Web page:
On September 8, 2015, the Department of Health and Human Services (HHS) proposed regulations to implement Section 1557 of the Affordable Care Act (ACA), which prohibits discrimination in health coverage and care based on race, color, national origin, age or disability, and, for the first time sex. This Issue Brief provides a technical summary of Section 1557 and the proposed rule and highlights new protections and provisions included in the law and rule . Notably, Section 1557 is the first federal civil rights law to prohibit discrimination on the basis of sex in health care. Moreover, the proposed rule extends the definition of sex discrimination to include discrimination on the basis of gender identity (but does not explicitly include sexual orientation). In addition, the proposed rule establishes regulations related to the provision of language assistance services based on long-standing HHS policy guidance. This brief does not assess the implications of the proposed rule.
- view as grid
- view as list
Women’s Health Issues Journal: Medicaid and Women’s Health Coverage Two Years into the Affordable Care Act
As Medicaid marks its 50th year, the program has unquestionably become the mainstay of health coverage for low-income women in the nation. Since its inception, its role for women has continued to evolve and expand, but the passage of the Affordable Care Act (ACA) swung open the doors for Medicaid to serve even more low-income women who lack access to private or employer-based insurance. This is because the ACA enabled states to finally eliminate Medicaid’s historical “categorical” requirements, which had essentially shut out women and men without dependent children.
The Affordable Care Act requires private insurance plans to cover recommended preventive services with no out-of-pocket charges for patients. This slate of covered services can change when the U.S. Preventive Services Task Force and other authorized groups add or modify recommendations; the federal government also periodically issues clarifications to guide…
The Affordable Care Act (ACA) requires new private health insurance plans to cover many recommended preventive services without any patient cost-sharing. This tracker presents up-to-date information on the adult preventive services nongrandfathered private plans must cover, by condition, including a summary of the recommendation, the target population, the effective date of coverage, and related federal coverage clarifications.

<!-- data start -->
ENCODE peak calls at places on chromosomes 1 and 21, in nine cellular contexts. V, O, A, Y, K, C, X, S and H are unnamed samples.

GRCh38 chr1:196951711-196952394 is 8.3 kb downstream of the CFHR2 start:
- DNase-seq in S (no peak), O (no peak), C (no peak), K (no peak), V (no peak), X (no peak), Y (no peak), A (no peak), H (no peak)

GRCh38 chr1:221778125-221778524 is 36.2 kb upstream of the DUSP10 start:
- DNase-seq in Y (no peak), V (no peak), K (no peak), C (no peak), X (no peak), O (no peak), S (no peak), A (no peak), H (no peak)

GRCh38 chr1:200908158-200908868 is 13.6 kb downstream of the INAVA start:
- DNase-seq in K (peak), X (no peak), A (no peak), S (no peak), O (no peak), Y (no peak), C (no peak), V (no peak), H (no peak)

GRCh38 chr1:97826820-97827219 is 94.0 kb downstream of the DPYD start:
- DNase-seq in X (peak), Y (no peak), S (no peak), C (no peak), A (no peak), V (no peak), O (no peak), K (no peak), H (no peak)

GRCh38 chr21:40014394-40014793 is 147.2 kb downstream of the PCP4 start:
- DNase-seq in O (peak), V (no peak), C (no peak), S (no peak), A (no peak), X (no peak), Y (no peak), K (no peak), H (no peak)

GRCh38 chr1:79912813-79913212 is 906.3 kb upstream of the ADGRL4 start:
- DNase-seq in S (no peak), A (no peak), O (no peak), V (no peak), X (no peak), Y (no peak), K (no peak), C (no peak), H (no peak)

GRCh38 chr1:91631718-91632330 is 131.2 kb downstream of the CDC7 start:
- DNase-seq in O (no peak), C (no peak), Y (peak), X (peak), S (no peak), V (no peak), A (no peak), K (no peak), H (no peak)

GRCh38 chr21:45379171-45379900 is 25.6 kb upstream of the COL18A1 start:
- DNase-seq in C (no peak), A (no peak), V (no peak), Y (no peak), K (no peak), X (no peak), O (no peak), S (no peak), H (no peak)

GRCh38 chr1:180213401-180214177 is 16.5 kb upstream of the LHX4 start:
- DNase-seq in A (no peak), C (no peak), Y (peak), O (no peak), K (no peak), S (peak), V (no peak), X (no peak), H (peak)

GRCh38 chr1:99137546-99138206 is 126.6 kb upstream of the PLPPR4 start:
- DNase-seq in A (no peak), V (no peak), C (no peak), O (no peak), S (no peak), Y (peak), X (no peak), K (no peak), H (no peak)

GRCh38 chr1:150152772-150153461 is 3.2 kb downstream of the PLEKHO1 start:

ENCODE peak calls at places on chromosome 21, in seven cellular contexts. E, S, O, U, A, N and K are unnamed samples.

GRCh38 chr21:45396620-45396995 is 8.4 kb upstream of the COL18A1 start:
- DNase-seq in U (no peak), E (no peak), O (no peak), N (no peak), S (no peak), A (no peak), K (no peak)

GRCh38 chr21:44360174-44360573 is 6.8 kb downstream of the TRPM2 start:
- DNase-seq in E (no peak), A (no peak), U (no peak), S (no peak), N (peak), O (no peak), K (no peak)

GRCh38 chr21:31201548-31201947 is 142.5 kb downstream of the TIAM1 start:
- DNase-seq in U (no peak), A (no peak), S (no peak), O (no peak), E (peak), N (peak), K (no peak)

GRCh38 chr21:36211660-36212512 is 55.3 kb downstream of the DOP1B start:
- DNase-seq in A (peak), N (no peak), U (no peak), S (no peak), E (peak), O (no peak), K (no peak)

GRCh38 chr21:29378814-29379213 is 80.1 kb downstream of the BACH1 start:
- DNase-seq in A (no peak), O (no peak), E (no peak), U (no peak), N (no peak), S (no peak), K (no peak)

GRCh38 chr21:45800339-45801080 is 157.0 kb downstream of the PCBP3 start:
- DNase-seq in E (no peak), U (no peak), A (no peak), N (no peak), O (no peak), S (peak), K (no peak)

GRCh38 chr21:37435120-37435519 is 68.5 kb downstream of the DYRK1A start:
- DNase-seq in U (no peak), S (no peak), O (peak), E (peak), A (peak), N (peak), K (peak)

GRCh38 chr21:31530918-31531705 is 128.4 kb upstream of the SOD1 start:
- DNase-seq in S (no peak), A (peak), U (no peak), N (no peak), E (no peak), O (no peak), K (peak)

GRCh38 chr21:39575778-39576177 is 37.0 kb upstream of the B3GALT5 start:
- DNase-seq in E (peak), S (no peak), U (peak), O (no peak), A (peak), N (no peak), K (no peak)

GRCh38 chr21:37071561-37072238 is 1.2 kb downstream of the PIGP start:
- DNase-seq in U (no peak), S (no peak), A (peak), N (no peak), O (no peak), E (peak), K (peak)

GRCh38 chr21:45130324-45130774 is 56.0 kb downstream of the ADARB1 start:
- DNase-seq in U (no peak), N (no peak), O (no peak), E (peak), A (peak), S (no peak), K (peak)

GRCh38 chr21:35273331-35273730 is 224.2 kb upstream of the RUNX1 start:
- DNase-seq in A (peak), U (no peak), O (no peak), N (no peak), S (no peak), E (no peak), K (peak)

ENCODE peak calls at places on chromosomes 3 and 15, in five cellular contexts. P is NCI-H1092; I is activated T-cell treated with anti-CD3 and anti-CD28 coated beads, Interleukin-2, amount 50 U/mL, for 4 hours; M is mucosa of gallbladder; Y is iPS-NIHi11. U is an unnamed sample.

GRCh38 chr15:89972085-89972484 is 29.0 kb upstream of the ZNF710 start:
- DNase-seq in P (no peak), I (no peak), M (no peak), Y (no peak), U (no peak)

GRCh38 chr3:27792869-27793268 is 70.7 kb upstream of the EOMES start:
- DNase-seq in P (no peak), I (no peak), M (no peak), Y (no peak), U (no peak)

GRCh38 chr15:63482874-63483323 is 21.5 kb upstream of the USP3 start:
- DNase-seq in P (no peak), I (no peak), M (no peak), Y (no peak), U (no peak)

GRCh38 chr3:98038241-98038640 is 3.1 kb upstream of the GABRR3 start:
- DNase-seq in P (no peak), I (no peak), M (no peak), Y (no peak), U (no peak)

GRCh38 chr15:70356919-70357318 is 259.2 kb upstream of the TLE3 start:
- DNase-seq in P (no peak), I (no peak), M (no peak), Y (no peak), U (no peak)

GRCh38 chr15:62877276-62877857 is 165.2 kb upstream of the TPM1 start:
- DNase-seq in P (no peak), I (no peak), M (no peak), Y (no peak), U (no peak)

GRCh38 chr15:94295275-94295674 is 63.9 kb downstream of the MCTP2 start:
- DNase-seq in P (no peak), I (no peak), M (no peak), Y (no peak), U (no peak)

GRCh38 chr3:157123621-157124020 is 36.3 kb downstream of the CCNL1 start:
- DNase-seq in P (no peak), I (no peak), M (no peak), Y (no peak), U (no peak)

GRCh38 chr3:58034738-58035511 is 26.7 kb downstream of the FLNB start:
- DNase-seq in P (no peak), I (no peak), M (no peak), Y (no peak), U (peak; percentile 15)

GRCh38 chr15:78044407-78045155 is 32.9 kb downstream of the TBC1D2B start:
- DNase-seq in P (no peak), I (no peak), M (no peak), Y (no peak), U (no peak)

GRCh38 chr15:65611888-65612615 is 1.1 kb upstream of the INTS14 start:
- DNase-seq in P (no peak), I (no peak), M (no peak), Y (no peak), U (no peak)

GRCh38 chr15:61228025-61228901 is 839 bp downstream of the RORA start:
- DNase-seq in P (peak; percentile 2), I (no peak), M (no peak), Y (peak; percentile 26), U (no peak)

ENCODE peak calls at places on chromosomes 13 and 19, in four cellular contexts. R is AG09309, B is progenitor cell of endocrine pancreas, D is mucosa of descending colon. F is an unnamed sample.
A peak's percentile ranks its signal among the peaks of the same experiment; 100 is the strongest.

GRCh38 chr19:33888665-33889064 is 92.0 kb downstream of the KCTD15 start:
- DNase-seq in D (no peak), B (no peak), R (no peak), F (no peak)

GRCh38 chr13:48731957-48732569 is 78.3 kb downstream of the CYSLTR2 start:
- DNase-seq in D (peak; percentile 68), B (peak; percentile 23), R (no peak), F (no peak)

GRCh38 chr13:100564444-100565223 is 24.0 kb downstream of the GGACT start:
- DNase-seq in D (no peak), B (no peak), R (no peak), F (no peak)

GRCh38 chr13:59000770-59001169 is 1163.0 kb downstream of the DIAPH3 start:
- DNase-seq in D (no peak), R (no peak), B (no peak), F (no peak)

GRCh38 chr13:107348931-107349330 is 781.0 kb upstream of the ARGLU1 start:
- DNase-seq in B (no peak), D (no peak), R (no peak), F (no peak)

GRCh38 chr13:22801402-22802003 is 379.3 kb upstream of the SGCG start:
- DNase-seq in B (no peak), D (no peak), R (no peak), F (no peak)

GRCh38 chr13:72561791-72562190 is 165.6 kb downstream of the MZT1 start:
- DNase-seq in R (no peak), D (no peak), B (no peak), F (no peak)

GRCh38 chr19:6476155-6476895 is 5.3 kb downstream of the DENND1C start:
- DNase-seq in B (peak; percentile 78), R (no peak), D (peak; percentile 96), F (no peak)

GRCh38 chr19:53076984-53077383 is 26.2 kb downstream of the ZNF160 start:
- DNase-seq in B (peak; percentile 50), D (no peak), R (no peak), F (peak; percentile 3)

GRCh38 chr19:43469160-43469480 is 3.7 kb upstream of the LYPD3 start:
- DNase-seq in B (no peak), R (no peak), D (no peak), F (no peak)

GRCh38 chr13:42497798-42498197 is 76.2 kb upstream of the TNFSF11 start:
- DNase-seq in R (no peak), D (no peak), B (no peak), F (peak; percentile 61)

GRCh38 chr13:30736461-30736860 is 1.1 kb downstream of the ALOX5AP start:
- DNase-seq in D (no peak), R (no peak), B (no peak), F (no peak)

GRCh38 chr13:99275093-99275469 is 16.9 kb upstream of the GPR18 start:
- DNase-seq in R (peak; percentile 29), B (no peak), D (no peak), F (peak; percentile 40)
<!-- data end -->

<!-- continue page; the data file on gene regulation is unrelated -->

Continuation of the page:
The Food and Drug Administration(FDA) has approved three vaccines against infection by certain strains of human papillomavirus (HPV), the most common sexually transmitted infection in the United States. Initially, the vaccines were recommended only for girls and young women, but in 2011 the Centers for Disease Control and Prevention (CDC) broadened the recommendations to include boys and young men. This fact sheet discusses HPV and cancers related to the virus, such as cervical cancer, throat cancer and anal cancer. It also discusses use of the HPV vaccines for both females and males, and insurance coverage and access to the vaccines.
This fact sheet reviews how coverage of contraceptives varies between private insurance under the Affordable Care Act (ACA) and publicly-funded programs, including Medicaid, Medicare, TRICARE, the Indian Health Service, and Title X funded clinics.
Public programs and private health insurance now pay for the vast majority of contraceptive services and supplies for women. However, complex and shifting regulations shaped by state and federal policy, legal challenges to the Affordable Care Act’s contraceptive coverage provision, and other factors affect the scope of coverage. New resources…
Insurance coverage of contraceptive services has been the focus of policy attention by state and federal policymakers, as well as in the courts, over the past two decades. This issue brief explains the rules for private insurance coverage of contraceptives at the federal and state level and discusses key issues regarding the provision and coverage of contraception by private insurance plans, including the impact of the Affordable Care Act (ACA).
This partnership poll from The Washington Post and the Kaiser Family Foundation examines the issue of sexual assault on college campuses by exploring the views and experiences of students ages 17 to 26 currently or recently enrolled in a four-year college or university who live on or near campus. The survey provides new, nationally representative estimates of the share who say they were sexually assaulted during college.
Poverty Among Seniors: An Updated Analysis of National and State Level Poverty Rates Under the Official and Supplemental Poverty Measures
This brief presents data on poverty rates among seniors, as context for understanding the implications of potential changes to federal and state programs that help to bolster financial security among older adults. The analysis presents national and state-level poverty rates among people ages 65 and older, based on two measures from the U.S. Census Bureau, using data from the 2014 Current Population Survey (CPS): the official poverty measure and the Supplemental Poverty Measure.